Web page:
Allergy Unit, Carlo Poma Hospital
(6)
Allergy Unit, Riuniti Hospital
(7)
Allergy and Clinical Immunology Unit, G. Martino Hospital
(8)
Immunohaematology and Transfusion Service
(9)
Department of Clinical Medicine and Immunological Sciences, Santa Maria alle Scotte Hospital
(10)
Allergy Service/Pneumology Unit, Cervello Hospital
(11)
National Healthcare System
(12)
National Healthcare System
(13)
Department of Clinical and Experimental Medicine, University of Parma
(14)
Pediatric Hospital Bambino Gesù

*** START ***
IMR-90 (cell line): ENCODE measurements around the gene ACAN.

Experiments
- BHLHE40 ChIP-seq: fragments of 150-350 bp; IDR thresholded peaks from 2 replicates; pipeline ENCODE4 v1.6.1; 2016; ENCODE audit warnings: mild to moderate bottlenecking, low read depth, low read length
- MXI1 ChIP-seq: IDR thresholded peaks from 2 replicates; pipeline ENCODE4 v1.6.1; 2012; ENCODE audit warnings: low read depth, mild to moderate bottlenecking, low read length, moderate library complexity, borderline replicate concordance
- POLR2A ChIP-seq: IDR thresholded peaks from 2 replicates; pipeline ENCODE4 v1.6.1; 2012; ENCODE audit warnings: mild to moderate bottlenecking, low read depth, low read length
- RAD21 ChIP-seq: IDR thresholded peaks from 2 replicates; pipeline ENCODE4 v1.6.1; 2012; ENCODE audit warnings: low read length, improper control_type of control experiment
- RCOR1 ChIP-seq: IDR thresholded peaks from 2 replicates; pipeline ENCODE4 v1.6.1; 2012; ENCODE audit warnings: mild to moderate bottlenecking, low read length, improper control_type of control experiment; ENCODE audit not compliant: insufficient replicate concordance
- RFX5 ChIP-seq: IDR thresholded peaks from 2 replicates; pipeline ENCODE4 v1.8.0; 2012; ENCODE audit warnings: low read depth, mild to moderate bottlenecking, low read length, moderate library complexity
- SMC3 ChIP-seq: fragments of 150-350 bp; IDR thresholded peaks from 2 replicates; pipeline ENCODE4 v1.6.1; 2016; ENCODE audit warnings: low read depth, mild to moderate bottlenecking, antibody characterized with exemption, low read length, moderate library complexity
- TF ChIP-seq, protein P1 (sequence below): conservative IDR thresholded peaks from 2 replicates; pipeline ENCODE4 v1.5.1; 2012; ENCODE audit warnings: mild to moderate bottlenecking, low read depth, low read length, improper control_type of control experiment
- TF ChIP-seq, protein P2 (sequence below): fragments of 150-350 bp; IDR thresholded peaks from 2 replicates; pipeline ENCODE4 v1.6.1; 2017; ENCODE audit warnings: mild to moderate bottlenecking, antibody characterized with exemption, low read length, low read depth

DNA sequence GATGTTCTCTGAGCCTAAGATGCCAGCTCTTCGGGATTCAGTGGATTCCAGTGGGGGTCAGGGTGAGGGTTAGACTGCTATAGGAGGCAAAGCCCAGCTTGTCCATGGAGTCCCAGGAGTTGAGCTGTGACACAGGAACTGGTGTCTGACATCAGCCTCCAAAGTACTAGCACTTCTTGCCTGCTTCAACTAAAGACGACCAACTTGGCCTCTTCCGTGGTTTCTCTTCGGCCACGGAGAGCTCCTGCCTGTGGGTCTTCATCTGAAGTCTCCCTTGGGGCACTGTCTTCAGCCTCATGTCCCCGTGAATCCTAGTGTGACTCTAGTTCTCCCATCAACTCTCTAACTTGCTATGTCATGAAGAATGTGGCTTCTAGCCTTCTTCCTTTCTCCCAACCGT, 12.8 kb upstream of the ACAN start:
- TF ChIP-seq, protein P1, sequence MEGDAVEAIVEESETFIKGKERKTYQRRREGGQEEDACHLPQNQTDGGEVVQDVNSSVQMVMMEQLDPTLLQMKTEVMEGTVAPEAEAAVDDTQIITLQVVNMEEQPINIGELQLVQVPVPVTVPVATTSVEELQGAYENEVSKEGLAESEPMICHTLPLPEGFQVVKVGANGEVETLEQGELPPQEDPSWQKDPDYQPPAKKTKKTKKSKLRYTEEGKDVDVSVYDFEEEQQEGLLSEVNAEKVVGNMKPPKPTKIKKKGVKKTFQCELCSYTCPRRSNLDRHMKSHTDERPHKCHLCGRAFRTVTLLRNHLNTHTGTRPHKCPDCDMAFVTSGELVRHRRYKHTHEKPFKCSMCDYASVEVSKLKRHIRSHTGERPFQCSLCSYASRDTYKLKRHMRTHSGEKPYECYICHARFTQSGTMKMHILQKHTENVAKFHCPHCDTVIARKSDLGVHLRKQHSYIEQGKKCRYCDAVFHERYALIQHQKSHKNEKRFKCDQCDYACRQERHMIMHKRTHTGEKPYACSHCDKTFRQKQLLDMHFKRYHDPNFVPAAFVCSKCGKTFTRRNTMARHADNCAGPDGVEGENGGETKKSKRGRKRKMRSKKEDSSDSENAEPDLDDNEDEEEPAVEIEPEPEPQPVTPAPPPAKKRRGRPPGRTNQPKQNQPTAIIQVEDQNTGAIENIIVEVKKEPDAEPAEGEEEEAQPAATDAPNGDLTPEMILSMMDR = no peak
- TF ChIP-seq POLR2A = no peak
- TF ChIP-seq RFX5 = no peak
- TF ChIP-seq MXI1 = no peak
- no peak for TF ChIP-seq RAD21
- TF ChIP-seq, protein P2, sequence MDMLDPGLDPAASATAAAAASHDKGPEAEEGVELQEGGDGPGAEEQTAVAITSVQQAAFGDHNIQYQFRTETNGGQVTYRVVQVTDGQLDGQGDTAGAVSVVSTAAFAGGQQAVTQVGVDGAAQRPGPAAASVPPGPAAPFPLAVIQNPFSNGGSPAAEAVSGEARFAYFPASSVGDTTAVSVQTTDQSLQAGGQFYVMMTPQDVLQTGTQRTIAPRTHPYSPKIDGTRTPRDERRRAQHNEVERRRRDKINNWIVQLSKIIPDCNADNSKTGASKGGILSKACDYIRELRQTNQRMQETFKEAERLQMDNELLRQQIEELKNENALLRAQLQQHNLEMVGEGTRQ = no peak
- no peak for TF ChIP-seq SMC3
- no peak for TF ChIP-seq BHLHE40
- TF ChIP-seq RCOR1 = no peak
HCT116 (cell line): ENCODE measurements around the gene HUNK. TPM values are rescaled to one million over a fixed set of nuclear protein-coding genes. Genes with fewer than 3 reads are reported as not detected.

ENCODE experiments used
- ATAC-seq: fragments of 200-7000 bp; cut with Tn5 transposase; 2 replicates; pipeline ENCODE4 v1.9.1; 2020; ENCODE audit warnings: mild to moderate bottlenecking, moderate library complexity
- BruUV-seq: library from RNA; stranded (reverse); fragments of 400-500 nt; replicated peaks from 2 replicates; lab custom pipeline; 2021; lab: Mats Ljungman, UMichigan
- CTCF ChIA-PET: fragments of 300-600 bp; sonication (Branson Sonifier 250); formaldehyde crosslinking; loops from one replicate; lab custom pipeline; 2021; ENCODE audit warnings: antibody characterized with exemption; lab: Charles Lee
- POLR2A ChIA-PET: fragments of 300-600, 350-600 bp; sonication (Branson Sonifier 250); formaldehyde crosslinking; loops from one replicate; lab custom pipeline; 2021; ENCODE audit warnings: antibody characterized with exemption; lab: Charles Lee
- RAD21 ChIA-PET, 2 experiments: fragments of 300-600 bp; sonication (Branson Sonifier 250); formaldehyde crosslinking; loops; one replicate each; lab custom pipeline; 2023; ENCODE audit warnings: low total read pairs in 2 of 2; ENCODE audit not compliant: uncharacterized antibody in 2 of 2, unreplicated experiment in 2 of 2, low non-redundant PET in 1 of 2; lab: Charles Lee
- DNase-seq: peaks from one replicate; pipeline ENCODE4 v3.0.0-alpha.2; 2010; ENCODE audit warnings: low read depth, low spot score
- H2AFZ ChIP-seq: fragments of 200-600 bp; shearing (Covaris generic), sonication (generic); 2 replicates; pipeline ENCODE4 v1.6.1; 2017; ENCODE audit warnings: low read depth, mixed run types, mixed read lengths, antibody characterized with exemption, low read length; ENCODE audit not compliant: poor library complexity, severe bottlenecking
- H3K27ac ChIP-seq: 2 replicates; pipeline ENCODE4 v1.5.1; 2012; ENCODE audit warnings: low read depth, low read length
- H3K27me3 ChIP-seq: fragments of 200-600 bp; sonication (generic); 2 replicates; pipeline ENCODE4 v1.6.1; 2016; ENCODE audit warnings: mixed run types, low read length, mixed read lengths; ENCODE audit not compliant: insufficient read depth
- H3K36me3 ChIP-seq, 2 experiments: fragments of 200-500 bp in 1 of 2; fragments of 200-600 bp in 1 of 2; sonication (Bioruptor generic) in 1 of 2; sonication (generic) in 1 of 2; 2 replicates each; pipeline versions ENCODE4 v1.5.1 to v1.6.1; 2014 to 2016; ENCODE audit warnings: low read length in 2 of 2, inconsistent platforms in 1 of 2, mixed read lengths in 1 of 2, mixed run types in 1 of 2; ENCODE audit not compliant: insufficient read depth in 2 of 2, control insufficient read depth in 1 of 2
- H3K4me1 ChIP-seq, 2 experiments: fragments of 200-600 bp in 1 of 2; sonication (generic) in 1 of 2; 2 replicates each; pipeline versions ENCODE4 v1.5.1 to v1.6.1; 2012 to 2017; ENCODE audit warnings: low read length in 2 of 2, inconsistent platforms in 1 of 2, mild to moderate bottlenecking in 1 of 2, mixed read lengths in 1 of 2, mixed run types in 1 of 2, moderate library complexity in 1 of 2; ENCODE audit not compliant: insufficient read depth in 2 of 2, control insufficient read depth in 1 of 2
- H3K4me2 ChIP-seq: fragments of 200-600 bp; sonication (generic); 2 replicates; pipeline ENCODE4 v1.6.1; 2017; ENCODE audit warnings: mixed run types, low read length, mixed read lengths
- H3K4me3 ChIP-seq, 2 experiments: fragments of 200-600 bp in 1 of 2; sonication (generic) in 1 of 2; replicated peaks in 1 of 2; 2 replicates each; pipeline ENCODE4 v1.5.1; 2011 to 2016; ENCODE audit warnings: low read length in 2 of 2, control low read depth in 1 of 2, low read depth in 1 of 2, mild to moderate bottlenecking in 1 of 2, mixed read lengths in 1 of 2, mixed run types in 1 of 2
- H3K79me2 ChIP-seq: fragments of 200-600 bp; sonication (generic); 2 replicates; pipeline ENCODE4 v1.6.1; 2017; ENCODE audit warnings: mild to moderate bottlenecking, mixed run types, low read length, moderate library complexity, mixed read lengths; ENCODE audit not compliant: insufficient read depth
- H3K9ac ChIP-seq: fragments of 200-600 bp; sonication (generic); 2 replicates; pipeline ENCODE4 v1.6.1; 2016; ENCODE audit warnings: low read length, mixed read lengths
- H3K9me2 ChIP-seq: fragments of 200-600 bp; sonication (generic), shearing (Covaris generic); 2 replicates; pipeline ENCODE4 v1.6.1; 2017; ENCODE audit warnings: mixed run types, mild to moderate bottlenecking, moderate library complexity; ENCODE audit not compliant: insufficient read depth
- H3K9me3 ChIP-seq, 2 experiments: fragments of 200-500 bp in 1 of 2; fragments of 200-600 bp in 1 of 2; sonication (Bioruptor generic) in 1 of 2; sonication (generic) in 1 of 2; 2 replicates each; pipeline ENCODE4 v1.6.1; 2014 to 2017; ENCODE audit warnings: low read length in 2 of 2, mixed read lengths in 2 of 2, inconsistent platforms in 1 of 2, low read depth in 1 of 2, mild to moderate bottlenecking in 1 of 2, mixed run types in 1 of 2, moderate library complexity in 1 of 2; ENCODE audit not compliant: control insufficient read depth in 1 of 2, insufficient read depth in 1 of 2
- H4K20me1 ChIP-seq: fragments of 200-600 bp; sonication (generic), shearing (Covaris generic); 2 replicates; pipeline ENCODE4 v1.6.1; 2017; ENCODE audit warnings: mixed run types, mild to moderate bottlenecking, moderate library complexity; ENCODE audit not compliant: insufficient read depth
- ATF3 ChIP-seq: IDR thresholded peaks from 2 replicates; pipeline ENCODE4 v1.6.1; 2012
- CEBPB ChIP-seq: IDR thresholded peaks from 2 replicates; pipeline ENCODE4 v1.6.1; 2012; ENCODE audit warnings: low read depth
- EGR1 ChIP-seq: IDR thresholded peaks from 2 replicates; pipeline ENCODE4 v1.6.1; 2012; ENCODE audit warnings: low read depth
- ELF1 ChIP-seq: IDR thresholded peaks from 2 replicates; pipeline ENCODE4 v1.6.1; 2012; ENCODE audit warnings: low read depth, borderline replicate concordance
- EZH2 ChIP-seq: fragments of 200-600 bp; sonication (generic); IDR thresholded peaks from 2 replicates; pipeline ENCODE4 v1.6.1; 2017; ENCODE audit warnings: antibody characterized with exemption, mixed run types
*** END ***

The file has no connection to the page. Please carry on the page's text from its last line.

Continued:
(15)
Medical, Scientific and Regulatory Department, Stallergenes Italy

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Copyright

© Galimberti et al.; licensee BioMed Central. 2015

This is an Open Access article distributed under the terms of the Creative Commons Attribution License (http://creativecommons.org/licenses/by/4.0), which permits unrestricted use, distribution, and reproduction in any medium, provided the original work is properly credited. The Creative Commons Public Domain Dedication waiver (http://creativecommons.org/publicdomain/zero/1.0/) applies to the data made available in this article, unless otherwise stated.